Executive Briefings

The Supply Chain and How It Can Help End Hunger in the U.S.

There are many challenges to distributing goods donated by the food and grocery industry to food banks around the U.S., says Nick Blawat, vice president of supply chain at Feeding America. And your task isn't made any easier when the food industry tightens its own supply chain.

Feeding America is a network 205 food banks with a rather tall order as its mission: ending hunger in the United States. In its efforts to do that, it distributes about 2.5 billion pounds of food every year, and the number of persons dependent on it is growing. A USDA study tallied 36 million "food-insecure" Americans in 2007, says Blawat, but by 2008 that figure had increased to 49 million.

The recent economic crisis has done nothing to help things. It's made donations harder to come by, Blawat says. "It's pretty staggering what's happened, and it's pretty unprecedented."

But initiatives in the private sector to improve supply chain efficiency have haunted Feeding America as well. Traditionally, the bulk of the donations received by Blawat's organization comprised food close to code, mislabeled or which couldn't go into regular channels for some other reasons even though it was still good to consume. Trimming the fat from those supply chains has drastically reduced the donation volume on which Feeding America relied.

"That's been our single biggest challenge."

Of course, it isn't always easy to get all of the group's members in sync. "Like any franchisee knows, getting a large number of predominantly independent organizations to operate as a cohesive network, aligning that set of different entities to execute as a unit, that's difficult."

Blawat sees himself as running a national brokerage network, but with a special problem: the donation volume never creates a good nutritional mix of product for the food bank shelves each day. So two programs, one for fresh produce, the other for groceries, were implemented in an effort to alleviate that stress at the food bank level.

To view this video in its entirety, click here.

Feeding America is a network 205 food banks with a rather tall order as its mission: ending hunger in the United States. In its efforts to do that, it distributes about 2.5 billion pounds of food every year, and the number of persons dependent on it is growing. A USDA study tallied 36 million "food-insecure" Americans in 2007, says Blawat, but by 2008 that figure had increased to 49 million.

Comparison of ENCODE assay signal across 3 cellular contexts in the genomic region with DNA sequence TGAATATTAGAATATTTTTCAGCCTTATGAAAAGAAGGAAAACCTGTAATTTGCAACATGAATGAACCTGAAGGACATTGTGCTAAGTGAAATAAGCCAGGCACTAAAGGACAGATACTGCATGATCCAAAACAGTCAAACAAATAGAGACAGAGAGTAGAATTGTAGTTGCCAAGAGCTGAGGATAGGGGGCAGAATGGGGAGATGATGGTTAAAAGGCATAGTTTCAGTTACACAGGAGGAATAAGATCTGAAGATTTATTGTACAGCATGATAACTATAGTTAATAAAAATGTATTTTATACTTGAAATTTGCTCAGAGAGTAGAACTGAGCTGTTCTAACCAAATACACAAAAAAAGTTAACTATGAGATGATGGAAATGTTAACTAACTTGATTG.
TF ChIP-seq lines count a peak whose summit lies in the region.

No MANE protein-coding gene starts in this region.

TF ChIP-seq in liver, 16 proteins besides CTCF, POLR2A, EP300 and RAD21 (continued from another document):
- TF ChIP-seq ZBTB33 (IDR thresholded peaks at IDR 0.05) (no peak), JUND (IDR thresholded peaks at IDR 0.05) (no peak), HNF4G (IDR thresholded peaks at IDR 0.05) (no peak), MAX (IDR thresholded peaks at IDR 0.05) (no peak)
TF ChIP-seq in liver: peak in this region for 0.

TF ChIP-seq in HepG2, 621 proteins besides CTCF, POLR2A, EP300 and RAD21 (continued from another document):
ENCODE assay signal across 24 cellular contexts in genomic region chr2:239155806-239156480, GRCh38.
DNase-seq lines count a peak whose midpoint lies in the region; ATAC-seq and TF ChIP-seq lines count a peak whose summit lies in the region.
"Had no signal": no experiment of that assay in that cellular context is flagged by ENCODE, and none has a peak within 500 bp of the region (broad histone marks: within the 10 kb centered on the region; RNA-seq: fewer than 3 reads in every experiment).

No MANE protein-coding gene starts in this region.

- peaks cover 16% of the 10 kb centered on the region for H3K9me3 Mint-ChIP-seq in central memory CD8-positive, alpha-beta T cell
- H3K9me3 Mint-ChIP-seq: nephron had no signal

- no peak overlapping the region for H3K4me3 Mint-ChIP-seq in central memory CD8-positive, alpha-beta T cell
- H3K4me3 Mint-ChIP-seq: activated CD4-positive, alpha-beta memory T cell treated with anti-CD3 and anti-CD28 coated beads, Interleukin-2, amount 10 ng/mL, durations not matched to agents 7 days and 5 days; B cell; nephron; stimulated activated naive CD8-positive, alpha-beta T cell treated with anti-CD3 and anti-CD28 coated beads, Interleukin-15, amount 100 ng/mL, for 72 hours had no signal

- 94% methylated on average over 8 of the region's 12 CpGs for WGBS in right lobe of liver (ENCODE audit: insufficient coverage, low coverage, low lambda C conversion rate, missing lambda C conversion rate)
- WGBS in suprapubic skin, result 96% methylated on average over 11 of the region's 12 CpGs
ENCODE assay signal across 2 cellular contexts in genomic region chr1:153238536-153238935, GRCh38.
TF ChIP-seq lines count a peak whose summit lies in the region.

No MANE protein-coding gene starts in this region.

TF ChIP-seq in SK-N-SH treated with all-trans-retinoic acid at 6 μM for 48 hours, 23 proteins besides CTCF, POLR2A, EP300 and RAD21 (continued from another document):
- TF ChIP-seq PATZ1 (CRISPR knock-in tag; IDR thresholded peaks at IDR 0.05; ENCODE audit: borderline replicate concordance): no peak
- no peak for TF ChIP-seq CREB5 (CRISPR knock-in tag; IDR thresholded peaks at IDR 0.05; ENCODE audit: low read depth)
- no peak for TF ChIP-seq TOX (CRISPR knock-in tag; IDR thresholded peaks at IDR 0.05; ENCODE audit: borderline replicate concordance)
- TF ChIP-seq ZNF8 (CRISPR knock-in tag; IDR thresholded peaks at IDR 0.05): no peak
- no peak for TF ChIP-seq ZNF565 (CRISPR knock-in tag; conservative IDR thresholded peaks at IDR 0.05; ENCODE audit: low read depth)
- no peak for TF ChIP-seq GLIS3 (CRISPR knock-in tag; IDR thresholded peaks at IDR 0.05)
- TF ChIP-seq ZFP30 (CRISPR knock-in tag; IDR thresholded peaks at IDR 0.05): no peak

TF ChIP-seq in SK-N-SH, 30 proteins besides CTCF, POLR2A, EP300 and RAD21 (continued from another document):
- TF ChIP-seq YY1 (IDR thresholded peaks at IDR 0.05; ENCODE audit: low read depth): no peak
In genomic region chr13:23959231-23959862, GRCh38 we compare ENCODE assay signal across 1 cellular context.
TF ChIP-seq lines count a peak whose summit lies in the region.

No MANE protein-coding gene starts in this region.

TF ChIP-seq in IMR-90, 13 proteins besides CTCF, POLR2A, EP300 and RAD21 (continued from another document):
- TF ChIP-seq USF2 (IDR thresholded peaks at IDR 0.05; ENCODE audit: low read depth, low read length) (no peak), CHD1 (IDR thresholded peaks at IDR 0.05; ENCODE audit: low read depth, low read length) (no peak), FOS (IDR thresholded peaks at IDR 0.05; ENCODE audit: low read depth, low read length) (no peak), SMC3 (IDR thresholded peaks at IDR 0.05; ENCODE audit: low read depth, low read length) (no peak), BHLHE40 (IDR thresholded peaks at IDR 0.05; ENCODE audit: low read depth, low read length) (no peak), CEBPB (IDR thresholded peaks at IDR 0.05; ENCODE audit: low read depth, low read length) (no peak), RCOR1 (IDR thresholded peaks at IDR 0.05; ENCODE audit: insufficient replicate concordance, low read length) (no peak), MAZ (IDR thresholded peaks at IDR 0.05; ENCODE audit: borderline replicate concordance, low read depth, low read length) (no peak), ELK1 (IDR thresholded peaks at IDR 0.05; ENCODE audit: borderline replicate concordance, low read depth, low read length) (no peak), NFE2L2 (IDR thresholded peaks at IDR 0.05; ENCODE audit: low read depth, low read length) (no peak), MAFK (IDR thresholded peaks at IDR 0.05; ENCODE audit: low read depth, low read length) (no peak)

The recent economic crisis has done nothing to help things. It's made donations harder to come by, Blawat says. "It's pretty staggering what's happened, and it's pretty unprecedented."

But initiatives in the private sector to improve supply chain efficiency have haunted Feeding America as well. Traditionally, the bulk of the donations received by Blawat's organization comprised food close to code, mislabeled or which couldn't go into regular channels for some other reasons even though it was still good to consume. Trimming the fat from those supply chains has drastically reduced the donation volume on which Feeding America relied.

"That's been our single biggest challenge."

Of course, it isn't always easy to get all of the group's members in sync. "Like any franchisee knows, getting a large number of predominantly independent organizations to operate as a cohesive network, aligning that set of different entities to execute as a unit, that's difficult."

Blawat sees himself as running a national brokerage network, but with a special problem: the donation volume never creates a good nutritional mix of product for the food bank shelves each day. So two programs, one for fresh produce, the other for groceries, were implemented in an effort to alleviate that stress at the food bank level.

To view this video in its entirety, click here.